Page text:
In honor of Veterans Day, Tuck Women in Business highlights Tuck women who have served or continue to serve in the military. Below, get to know Sarah Blatt T’21 who graduated from the United States Military Academy in 2007 and commissioned into the Army as a military intelligence officer.
The mission of Tuck’s Women in Business Club is to foster a community that enables women to achieve personal and professional success. To this end, WIB provides mentoring, networking, and career development throughout the Tuck experience. We also host an annual conference for prospective and current students, alumni, faculty and staff.
Current Role: Associate, McKinsey & Company
Role in the Military: Military Intelligence Officer, U.S. Army
I chose to pursue an MBA because I felt it was the path to open up options for me professionally and for my family to build the life we wanted. I needed a bridge to level up the skill set I didn’t get from my previous experience in wine sales or the army. I felt like the MBA would give me a network that would make me attractive to employers I otherwise would probably not be on the radar of. I felt that the Tuck MBA would give me a network I could lean on for mentorship and sponsorship for the rest of my career. It was just time for me to learn. I had been in direct sales. I learned a lot about wine. I knew a lot about army intelligence and army aviation. But ultimately, I was ready for a new learning challenge and to get back into a classroom with really intelligent people on subjects I knew nothing about. It was an exciting path to take.
I found out about Tuck from an army reserve buddy in San Diego. So, when I was selling wine in San Diego, I was still in the army reserves. We had a drill weekend once a month, and I came in on a Saturday, and I was just really frustrated. Professionally, I felt like I was waking up every day starting at 0 on 100% commission, which was exhausting. I’m the kind of person who always looks for a solution, and I just didn’t have one. This friend of mine said to me, “hey, I just got back from a program called ‘Next Step’ at the Tuck School of Business” I replied, “oh, that’s cool - what’s Tuck?” He told me about Next Step, an immersive two-week executive education program designed especially for veterans, Olympic athletes, and professional athletes transitioning from those career fields and hoping to get into business. I ended up applying for the program and was accepted.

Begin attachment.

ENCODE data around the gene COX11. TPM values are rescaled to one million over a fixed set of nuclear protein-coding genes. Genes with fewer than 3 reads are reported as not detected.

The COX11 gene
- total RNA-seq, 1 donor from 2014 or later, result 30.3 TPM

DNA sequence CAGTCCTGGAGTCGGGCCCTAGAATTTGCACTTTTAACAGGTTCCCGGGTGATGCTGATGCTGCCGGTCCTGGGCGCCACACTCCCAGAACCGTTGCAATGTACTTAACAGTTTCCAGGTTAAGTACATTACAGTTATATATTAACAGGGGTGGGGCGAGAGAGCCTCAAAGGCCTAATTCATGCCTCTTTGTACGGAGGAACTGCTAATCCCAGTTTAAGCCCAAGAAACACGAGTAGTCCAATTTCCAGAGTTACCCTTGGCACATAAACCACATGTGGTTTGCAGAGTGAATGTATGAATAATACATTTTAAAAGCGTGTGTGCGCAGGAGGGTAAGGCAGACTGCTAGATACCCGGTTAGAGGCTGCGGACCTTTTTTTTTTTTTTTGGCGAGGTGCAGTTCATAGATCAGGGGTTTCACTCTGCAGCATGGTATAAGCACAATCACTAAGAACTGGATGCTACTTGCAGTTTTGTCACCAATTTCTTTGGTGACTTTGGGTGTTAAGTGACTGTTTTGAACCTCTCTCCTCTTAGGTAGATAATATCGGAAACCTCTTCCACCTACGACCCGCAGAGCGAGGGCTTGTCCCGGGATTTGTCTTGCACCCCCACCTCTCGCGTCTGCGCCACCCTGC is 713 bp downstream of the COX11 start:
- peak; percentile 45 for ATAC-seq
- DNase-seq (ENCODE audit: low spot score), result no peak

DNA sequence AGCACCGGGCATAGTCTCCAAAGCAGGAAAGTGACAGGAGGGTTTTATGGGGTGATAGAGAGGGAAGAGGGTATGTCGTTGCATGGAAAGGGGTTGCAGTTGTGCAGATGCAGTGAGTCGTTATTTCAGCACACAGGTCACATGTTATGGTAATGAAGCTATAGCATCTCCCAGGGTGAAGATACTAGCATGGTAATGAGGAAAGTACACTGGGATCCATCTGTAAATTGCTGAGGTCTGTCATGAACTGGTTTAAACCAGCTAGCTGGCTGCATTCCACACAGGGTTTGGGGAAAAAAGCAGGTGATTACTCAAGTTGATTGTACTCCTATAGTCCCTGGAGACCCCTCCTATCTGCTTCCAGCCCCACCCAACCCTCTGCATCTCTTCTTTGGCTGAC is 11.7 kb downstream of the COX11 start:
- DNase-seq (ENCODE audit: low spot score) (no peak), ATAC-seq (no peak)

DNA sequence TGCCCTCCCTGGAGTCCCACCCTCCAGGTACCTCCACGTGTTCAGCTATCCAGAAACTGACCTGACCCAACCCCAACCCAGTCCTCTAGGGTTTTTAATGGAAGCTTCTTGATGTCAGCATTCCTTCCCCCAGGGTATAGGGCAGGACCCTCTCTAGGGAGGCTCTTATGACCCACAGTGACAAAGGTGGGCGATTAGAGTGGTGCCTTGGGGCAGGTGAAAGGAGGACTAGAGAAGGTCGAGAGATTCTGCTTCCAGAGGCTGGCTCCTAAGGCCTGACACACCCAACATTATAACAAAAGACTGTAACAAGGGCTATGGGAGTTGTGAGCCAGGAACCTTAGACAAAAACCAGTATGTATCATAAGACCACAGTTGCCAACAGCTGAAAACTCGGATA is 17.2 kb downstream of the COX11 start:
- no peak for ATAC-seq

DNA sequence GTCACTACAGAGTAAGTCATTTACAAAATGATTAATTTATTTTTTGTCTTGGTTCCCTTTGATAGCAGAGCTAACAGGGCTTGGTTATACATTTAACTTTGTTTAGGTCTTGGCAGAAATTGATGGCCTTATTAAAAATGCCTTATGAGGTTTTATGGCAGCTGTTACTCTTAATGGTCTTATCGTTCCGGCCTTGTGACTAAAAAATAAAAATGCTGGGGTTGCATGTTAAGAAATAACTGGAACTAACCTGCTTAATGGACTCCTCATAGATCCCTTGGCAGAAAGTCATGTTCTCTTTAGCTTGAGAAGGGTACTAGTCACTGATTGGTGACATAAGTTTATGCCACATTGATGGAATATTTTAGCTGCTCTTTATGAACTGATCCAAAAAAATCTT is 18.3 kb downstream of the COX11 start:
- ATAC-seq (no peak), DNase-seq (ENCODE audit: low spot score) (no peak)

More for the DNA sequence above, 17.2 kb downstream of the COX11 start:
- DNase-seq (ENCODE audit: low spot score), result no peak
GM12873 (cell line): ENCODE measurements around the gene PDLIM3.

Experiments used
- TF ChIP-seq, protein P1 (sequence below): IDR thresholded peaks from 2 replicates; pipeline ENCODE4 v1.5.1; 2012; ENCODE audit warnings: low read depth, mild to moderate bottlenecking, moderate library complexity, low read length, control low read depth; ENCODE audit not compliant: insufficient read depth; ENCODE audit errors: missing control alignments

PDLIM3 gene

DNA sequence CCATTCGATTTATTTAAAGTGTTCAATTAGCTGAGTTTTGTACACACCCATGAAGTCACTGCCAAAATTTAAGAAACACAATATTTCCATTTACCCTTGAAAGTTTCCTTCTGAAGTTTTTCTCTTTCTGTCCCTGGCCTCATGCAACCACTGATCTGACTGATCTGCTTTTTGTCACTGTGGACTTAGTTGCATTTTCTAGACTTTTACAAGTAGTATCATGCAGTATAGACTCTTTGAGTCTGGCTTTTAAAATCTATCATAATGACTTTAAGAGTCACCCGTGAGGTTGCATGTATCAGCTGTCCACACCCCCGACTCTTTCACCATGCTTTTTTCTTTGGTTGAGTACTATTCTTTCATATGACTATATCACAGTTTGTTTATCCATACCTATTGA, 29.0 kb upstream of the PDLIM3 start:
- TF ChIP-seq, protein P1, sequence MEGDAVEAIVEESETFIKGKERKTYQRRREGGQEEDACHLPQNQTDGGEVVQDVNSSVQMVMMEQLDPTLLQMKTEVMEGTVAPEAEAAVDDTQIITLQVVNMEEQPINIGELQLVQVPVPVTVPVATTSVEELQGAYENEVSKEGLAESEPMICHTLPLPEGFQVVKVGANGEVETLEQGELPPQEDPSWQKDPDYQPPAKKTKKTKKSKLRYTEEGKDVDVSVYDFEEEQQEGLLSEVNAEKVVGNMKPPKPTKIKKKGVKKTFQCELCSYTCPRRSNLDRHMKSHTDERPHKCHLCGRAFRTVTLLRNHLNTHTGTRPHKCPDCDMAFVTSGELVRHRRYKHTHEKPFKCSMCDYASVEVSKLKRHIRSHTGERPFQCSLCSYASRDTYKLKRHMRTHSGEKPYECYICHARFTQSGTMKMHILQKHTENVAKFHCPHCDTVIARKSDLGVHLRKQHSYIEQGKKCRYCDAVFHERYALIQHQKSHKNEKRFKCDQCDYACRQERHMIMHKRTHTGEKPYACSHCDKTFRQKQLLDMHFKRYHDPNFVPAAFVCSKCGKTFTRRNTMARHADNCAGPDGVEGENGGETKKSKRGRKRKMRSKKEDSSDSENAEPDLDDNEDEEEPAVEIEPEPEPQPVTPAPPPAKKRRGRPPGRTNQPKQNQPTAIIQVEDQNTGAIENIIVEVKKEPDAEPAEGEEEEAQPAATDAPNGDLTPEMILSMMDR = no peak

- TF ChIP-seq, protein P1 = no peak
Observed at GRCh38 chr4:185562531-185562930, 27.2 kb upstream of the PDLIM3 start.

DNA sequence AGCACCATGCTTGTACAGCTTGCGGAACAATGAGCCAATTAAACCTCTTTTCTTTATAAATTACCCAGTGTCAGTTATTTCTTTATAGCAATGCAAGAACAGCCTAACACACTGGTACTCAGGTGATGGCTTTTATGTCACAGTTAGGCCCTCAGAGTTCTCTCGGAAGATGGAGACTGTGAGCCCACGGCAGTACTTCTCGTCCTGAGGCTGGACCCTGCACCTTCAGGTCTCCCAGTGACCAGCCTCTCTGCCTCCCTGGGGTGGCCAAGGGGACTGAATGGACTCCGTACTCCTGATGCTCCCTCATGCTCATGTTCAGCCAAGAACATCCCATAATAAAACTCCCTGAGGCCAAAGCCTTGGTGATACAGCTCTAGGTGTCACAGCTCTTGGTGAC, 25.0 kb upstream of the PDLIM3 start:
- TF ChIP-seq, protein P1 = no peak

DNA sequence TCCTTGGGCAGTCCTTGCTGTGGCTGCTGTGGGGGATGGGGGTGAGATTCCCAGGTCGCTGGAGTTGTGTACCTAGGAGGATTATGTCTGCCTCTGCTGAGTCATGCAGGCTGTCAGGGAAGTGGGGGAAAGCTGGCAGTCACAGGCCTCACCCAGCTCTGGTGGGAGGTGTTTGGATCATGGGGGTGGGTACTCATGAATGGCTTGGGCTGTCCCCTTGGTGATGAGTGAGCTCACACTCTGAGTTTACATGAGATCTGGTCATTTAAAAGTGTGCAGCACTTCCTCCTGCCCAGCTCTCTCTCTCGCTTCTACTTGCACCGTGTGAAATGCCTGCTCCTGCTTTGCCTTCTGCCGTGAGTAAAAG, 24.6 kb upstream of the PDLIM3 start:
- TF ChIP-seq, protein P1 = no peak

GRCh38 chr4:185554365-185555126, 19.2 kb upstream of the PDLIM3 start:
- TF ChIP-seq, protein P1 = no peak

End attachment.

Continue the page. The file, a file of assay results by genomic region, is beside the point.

I came to Tuck for the first time in March 2018. As part of the Next Step program, there was a career day. I was astounded by two things. Firstly, the number of Tuck alums that were incredibly senior at companies like McKinsey, Morgan Stanley, and Kaiser Health and who took the time to come back to campus to talk to us. It really underscored for me how much Tuckies care for each other, even those who have only touched the community for two weeks. Secondly, I saw veterans represented. I saw people just like me who had spent the last ten years of their lives at war and didn’t have any business skills, but here they were. It was then that I thought, if they can do it, I can do it. And the way that they did it was by coming to Tuck through the full-time MBA program. Tuck was the only MBA program that I applied to. I put all my eggs in this basket, and thankfully it worked out. Not a recommended strategy, but I am very appreciative of the fact that it landed.
From my time in the army, there are two things that I go back to when I think about this question. The first one is that as an intelligence officer in the special operations community, I definitely had more days than I would like to remember, where there was just far too much for me to do compared to the number of minutes in the day. Tuck intentionally creates a similar experience to this. It’s designed to make you decide and choose things, so I felt I came into the MBA experience confident in my time management skills. I felt confident saying that I knew there would be things I wouldn’t get to do and that there would be things I would fail at because of prioritizing other things. I know it wouldn’t be an accident and that it was a decision I would make and own. I felt confident in that very early on in the MBA experience because it reminded me a lot of being in the army.